In the context of Renormalized Pertubation Theory Peskin Schröder says:
The Lagrangian $$ \mathcal{L}=\frac{1}{2} (\partial_\mu\phi_r)^2-\frac{1}{2}m^2\phi_r^2-\frac{\lambda}{4!}\phi_r^4 + \frac{1}{2} \delta_Z(\partial_\mu\phi_r)^2 -\frac{1}{2}\delta_m^2\phi_r^2-\frac{\delta_\lambda}{4!}\phi_r^4 $$ gives the following set of Feynman rules:
------------>------------ = $\frac{i}{p^2-m^2+i\epsilon}$
------------X------------ = $i(p^2\delta_Z-\delta_m)$
and the two 4-vertices.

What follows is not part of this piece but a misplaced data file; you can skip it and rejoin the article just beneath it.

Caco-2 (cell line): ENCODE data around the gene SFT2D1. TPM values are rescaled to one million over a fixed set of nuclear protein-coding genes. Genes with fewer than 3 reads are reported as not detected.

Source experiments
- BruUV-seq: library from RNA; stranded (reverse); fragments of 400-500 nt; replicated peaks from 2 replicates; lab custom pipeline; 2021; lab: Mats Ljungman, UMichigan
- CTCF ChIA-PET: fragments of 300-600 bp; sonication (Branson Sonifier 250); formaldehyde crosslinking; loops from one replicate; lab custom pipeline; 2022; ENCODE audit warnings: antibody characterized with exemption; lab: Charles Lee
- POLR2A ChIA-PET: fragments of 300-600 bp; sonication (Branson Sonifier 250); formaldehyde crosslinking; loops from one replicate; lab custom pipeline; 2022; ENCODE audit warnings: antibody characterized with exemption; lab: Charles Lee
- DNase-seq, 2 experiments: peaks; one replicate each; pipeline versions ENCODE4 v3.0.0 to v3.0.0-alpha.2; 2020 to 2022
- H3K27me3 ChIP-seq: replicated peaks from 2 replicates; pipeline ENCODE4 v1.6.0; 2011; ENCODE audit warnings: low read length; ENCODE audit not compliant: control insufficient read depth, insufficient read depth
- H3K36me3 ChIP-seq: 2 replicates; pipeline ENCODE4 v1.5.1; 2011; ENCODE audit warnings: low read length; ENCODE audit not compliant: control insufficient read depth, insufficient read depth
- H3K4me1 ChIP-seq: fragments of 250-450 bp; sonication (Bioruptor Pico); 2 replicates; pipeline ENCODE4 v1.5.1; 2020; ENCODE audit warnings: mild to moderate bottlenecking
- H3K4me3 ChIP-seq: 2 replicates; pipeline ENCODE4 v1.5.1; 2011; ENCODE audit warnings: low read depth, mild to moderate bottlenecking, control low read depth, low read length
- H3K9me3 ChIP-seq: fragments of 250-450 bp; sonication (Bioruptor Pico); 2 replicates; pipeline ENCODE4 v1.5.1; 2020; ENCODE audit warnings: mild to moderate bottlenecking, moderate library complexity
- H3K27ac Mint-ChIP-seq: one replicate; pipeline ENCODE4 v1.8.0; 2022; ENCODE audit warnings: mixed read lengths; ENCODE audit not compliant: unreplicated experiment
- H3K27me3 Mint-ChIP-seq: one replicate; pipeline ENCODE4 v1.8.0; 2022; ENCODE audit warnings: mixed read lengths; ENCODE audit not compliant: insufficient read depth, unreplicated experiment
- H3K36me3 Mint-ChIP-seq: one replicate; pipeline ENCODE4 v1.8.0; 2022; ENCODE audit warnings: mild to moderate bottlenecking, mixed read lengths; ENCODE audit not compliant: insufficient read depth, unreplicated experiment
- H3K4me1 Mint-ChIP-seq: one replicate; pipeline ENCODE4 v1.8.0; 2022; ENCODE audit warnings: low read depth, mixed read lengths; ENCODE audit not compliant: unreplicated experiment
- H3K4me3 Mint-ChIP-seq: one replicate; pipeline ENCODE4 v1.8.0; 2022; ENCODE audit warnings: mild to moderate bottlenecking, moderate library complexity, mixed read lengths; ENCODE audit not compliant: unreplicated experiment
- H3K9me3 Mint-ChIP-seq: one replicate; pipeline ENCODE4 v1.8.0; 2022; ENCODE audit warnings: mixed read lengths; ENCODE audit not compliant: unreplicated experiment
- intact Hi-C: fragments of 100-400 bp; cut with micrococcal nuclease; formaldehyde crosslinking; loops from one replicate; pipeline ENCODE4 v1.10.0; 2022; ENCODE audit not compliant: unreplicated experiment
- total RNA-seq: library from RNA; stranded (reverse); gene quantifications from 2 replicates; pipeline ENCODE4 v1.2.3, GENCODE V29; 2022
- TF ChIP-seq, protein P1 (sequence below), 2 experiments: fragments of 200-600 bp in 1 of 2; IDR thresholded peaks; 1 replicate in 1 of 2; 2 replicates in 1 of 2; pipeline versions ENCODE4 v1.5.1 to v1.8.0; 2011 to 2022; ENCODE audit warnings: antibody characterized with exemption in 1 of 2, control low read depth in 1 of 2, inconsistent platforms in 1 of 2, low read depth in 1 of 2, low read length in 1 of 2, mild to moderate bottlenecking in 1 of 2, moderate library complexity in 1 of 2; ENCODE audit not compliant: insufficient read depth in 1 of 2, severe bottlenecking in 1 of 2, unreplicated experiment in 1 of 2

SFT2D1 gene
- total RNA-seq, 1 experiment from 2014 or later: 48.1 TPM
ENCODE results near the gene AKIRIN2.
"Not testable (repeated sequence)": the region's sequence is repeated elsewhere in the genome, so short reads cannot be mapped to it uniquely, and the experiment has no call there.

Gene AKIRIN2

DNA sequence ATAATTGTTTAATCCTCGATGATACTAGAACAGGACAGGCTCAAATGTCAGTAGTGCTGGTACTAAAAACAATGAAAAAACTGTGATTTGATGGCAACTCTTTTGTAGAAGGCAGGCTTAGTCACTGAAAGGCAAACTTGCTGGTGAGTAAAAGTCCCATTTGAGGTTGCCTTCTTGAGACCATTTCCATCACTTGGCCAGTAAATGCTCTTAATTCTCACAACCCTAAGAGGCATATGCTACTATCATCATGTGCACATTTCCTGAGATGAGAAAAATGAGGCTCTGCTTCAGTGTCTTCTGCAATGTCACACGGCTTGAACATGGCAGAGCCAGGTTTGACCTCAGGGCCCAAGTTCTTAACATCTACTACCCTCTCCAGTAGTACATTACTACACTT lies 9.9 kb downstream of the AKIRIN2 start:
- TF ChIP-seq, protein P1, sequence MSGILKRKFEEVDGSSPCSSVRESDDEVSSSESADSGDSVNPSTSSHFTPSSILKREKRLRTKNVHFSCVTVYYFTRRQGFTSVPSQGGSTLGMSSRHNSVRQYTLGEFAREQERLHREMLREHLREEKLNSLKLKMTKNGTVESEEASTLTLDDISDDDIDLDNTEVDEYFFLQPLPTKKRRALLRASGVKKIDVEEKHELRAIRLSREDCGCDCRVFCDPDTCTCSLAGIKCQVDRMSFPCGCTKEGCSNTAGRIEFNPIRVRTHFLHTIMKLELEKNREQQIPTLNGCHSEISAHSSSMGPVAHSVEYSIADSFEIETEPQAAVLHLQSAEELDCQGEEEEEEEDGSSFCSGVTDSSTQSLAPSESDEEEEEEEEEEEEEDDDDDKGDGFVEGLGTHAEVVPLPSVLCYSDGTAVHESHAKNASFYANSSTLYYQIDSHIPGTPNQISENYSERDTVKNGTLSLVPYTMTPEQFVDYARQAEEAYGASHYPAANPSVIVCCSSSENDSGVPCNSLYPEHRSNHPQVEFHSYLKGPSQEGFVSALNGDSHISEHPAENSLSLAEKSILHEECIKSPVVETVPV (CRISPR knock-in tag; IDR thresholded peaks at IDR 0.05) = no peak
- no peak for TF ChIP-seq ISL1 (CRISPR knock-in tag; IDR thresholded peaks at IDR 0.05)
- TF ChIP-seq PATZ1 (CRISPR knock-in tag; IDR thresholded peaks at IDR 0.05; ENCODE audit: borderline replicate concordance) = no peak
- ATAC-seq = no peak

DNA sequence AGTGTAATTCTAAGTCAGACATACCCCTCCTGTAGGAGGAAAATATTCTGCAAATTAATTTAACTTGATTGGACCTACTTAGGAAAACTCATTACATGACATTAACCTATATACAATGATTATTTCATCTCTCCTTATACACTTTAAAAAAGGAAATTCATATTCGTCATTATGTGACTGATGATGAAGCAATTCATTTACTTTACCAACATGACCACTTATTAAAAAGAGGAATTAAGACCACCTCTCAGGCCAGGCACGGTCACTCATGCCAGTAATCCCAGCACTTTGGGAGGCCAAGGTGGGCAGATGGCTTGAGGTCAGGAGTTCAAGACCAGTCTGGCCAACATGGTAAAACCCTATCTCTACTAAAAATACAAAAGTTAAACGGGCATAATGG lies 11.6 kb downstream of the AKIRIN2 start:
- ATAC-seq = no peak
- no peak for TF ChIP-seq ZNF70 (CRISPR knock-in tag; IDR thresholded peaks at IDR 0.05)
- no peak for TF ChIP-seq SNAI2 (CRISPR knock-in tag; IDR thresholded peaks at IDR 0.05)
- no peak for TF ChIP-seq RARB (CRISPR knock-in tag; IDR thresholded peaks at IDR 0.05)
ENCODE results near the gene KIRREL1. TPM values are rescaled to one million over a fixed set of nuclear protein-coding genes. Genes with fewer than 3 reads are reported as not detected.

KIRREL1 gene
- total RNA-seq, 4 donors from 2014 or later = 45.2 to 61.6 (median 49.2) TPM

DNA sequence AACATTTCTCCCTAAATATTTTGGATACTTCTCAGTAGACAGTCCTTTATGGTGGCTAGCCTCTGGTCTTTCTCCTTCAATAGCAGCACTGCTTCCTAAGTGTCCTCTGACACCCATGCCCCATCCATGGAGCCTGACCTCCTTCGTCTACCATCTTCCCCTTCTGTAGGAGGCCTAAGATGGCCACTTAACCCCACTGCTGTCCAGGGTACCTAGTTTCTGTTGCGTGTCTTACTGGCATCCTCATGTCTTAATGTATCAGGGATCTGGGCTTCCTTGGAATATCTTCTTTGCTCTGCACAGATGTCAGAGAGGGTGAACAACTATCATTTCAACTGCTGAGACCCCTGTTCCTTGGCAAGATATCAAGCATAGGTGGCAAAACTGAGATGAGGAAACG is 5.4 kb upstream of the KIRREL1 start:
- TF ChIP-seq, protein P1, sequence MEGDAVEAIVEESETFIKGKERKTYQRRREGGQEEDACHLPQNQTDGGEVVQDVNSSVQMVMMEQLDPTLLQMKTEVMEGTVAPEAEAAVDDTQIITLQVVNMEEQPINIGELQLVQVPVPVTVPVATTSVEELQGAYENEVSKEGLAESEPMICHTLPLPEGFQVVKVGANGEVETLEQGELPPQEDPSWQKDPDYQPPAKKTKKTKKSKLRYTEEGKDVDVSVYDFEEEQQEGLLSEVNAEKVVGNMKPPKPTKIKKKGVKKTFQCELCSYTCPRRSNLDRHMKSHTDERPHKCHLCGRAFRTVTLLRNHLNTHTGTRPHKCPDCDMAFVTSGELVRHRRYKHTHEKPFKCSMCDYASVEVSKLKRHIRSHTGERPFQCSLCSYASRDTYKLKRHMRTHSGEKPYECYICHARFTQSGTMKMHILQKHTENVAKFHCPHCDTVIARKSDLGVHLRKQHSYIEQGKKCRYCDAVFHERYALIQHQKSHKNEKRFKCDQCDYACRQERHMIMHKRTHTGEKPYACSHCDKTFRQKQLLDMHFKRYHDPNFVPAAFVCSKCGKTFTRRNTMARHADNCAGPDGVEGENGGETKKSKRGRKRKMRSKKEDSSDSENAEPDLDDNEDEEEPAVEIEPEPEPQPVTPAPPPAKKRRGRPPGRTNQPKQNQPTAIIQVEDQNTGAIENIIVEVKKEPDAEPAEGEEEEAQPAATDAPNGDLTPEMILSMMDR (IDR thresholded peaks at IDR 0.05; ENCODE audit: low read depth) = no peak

The question is: Why look the Feynman rules for the first and the fourth term of the Lagrangian look so different? I believe the answer is connected to the fact that one has to bring the kinetic term of the Lagrangian to its canonical form $\frac{1}{2} (\partial_\mu\phi_r)^2$ and has to interpret everything else as (possibly momentum dependent) vertices. How does this look in formulae?


marked as duplicate by AccidentalFourierTransform, Jon Custer, Kyle Kanos, knzhou, Cosmas Zachos Jan 15 '18 at 22:15

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    $\begingroup$ This issue is explained here, the trick is to properly define what is the perturbed and what is the unperturbed part of the Lagrangian when doing perturbation calculations. $\endgroup$ – Dilaton Jun 8 '14 at 8:05